Inviting your babes into sacred spaces is risky. Sacred ground often burns with holy fire. And as a general rule, babes and fire don’t mix.

On February 19, a small waiting room outside an ICU was transformed into such a burning ground. We first gathered in shock, then sorrow, as my 39-year old husband battled for life after a heart attack had erupted his left artery: the “widow-maker.”

I asked for a ride to the hospital, and our tribe took it from there. They stormed the gates of heaven in prayer and stormed the hospital in vigil. Hundreds of friends stepped into that sacred space, among them, some little visitors.

I would have told you that an ICU waiting room is no place for a child. I would have been wrong.
Because the moment someone placed their babe in my arms, arms that were both hollow and heavy at the same time—the moment that I breathed in her sweet baby scent—I was reminded there was life. New, beautiful life. Even in the shadow of death.

And when pink boots and a purple tutu floated in front of my tear-stained eyes, when she pointed to her Band-Aid and said “fix Uncle’s heart,” when her three-year-old giggles filled a room full of ache, I was reminded that there is laughter, there is joy, even in the midst of pain.

When I looked into the eyes of a favorite four year-old soul, a bouncy, vibrant, eager young minion, I saw him tasting fear for the first time. He was just old enough to understand that our tears were different than any he’d seen before. He hesitated, which reminded me not to. I knelt down, looked into his big scared eyes and let him see back into mine, then felt his arms go wide and wrap tightly around my neck in a hug that reminded me that love is fierce and vulnerable all at the same time.

Later, when we were home, when science had been defied and we knew we were living a miracle, I hugged an eight-year-old who hadn’t prayed in years. He’s a pastor’s kid, so I can’t blame him that much. His parents prayed life from their living room. And quietly, in a whisper as he went to bed one night, he said, “Dad, I prayed for Jason, too.” Days later, when Jason woke up after medicine had already said hope was gone, he shouted, exuberantly now, “DAD, I prayed for him!” He and I had both learned to always, always ask.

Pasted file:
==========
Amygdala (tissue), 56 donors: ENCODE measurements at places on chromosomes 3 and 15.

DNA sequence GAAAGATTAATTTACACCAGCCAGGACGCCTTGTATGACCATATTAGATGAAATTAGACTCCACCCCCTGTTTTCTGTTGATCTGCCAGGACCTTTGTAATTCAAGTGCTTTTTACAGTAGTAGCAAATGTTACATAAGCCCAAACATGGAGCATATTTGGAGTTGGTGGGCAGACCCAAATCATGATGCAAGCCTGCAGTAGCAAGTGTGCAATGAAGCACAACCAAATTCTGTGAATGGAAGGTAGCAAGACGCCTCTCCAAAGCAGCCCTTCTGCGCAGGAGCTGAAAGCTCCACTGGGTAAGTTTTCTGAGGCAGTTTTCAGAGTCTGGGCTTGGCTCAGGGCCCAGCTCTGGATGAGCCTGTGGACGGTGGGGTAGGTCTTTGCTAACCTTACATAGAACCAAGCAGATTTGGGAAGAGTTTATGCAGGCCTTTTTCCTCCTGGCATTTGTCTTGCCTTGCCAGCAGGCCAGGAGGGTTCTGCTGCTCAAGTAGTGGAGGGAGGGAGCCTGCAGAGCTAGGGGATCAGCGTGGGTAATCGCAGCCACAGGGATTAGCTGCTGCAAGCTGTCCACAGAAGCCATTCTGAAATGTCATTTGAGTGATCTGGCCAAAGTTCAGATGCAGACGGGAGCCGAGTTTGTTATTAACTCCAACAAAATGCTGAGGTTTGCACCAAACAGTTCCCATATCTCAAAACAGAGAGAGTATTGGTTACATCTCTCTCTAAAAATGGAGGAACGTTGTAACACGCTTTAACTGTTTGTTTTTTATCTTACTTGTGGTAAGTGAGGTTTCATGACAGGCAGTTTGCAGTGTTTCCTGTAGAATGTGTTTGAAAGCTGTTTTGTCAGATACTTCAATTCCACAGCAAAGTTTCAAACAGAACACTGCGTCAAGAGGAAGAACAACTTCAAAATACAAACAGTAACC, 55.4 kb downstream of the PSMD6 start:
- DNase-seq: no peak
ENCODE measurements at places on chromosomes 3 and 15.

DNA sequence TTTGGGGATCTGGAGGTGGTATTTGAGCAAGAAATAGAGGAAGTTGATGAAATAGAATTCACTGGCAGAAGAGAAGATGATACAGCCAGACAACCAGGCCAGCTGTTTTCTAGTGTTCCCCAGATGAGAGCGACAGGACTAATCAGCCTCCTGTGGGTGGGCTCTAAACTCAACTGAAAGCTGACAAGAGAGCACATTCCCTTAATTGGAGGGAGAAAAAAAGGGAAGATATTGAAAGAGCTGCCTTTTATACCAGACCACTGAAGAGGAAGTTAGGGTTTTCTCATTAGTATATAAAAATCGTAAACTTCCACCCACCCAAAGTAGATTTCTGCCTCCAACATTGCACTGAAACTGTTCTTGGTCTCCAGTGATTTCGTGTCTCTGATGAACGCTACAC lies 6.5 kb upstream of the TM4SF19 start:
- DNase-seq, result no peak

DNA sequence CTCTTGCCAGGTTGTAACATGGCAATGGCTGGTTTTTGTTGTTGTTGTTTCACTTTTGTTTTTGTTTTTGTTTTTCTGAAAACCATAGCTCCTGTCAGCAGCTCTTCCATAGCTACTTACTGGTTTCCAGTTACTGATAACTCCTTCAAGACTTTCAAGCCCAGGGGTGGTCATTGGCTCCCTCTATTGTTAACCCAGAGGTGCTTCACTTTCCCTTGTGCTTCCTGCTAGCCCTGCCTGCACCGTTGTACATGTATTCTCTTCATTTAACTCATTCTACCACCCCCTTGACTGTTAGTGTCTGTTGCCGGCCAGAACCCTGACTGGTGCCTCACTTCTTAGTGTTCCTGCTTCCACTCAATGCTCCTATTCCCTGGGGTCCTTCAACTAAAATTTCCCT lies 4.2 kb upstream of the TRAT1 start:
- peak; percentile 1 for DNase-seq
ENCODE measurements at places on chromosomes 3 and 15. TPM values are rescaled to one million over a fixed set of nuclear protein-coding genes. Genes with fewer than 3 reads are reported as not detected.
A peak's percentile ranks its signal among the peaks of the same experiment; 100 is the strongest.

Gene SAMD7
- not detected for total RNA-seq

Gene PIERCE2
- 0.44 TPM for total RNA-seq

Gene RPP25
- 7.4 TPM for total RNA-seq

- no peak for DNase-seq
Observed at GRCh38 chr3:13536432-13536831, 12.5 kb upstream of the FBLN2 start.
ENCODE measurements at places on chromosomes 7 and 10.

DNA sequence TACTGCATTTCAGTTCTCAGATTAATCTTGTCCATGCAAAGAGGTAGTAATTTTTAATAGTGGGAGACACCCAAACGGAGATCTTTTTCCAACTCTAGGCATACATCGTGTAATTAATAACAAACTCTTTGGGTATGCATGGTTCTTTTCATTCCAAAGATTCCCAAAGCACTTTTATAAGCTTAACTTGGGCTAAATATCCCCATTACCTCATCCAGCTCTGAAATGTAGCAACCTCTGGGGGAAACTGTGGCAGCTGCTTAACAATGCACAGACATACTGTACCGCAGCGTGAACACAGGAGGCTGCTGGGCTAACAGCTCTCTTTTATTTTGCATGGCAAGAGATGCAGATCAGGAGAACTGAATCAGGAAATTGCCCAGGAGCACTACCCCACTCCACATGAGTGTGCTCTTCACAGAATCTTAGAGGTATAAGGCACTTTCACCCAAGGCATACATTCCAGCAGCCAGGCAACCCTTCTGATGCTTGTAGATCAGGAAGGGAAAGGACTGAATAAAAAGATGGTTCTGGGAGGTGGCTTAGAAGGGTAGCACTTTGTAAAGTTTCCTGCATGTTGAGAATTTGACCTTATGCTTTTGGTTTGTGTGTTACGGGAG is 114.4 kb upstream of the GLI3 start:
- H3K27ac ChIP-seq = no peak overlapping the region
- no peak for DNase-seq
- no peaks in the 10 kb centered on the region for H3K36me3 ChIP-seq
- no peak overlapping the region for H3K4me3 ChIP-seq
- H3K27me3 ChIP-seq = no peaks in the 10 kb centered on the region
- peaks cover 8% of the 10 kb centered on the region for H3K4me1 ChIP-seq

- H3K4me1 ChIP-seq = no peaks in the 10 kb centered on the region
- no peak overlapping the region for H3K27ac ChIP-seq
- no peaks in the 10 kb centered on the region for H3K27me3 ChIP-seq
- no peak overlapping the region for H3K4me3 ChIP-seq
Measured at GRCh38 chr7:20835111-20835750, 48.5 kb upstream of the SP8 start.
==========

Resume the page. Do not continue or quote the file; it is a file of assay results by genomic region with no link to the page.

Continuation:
Hearts young and old dared to show up—both in the waiting room and their living rooms. Prayers and tears were not hidden from little hearts. Parents dared to let their children into the messy. And that’s why they got to be there for the miracle.

But they didn’t know that was how it would end. We never know how it’s going to end.

And parents, hear me here: don’t go smashing a goldfish so your children can understand death. Don’t ignore your discretion and God-given insight to the particular soul you’ve been trusted to shepherd. May a heart never be hurt for the sake of hurt alone. But this world will teach them how to lose things, even people. How much better for them to navigate pain at your side? Not with answers, but in spite of not having any. Inviting your children into sacred spaces is risky, yet it’s often through risk that our truest identities are formed.

During those twelve days in the hospital, I saw the power of God’s entire family, both young and old, caring for one another. I saw that littles have just as much to teach us as we do them—or maybe even more. Babes haven’t learned trite answers yet. Their hearts haven’t yet traded hope for understanding. Little hearts have surprising capacity for big truths. If we let them bring the perfect, priceless, pure love that only a child can really offer, and that any grieving heart could never refuse, together we will dare to let their identities—and ours—form in both truth and grace. And together, in our communities of faith, we will hurt, but we will also heal.